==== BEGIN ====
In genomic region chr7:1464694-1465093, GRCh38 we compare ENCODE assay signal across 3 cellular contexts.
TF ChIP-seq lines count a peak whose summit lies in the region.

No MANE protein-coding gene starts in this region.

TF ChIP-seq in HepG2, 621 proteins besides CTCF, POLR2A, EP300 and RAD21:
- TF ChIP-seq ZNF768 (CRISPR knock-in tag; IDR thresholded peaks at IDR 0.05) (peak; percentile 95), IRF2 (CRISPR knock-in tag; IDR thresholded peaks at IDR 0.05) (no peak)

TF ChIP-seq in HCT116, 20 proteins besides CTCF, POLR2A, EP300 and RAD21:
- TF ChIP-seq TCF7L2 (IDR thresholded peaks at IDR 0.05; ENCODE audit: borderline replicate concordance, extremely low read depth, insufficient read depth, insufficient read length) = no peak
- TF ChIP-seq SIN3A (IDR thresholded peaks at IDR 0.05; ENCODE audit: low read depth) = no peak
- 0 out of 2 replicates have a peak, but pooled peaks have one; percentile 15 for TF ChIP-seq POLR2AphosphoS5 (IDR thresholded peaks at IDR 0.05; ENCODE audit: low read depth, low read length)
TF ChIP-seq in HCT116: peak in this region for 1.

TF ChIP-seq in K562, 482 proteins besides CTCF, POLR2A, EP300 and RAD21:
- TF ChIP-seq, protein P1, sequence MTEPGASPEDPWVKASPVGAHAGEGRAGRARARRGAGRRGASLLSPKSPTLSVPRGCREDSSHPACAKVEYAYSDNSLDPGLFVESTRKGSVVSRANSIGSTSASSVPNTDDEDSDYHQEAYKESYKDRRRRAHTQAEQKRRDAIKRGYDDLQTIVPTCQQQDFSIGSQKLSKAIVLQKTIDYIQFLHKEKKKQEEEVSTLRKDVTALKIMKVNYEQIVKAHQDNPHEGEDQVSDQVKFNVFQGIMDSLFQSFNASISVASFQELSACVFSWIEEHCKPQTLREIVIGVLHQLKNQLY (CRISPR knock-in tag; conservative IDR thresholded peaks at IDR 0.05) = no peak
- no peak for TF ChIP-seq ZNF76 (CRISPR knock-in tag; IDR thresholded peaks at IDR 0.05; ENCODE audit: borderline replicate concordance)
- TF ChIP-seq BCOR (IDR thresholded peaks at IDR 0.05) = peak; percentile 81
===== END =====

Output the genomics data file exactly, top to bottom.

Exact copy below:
In genomic region chr7:1464694-1465093, GRCh38 we compare ENCODE assay signal across 3 cellular contexts.
TF ChIP-seq lines count a peak whose summit lies in the region.

No MANE protein-coding gene starts in this region.

TF ChIP-seq in HepG2, 621 proteins besides CTCF, POLR2A, EP300 and RAD21:
- TF ChIP-seq ZNF768 (CRISPR knock-in tag; IDR thresholded peaks at IDR 0.05) (peak; percentile 95), IRF2 (CRISPR knock-in tag; IDR thresholded peaks at IDR 0.05) (no peak)

TF ChIP-seq in HCT116, 20 proteins besides CTCF, POLR2A, EP300 and RAD21:
- TF ChIP-seq TCF7L2 (IDR thresholded peaks at IDR 0.05; ENCODE audit: borderline replicate concordance, extremely low read depth, insufficient read depth, insufficient read length) = no peak
- TF ChIP-seq SIN3A (IDR thresholded peaks at IDR 0.05; ENCODE audit: low read depth) = no peak
- 0 out of 2 replicates have a peak, but pooled peaks have one; percentile 15 for TF ChIP-seq POLR2AphosphoS5 (IDR thresholded peaks at IDR 0.05; ENCODE audit: low read depth, low read length)
TF ChIP-seq in HCT116: peak in this region for 1.

TF ChIP-seq in K562, 482 proteins besides CTCF, POLR2A, EP300 and RAD21:
- TF ChIP-seq, protein P1, sequence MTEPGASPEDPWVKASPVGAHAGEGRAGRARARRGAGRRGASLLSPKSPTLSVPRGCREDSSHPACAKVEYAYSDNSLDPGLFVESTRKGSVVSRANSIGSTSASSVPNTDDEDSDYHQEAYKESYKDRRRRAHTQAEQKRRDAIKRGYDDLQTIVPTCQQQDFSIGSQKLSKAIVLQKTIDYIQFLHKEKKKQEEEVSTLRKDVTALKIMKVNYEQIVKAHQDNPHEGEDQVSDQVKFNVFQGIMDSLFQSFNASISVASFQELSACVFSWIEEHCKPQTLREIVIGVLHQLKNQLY (CRISPR knock-in tag; conservative IDR thresholded peaks at IDR 0.05) = no peak
- no peak for TF ChIP-seq ZNF76 (CRISPR knock-in tag; IDR thresholded peaks at IDR 0.05; ENCODE audit: borderline replicate concordance)
- TF ChIP-seq BCOR (IDR thresholded peaks at IDR 0.05) = peak; percentile 81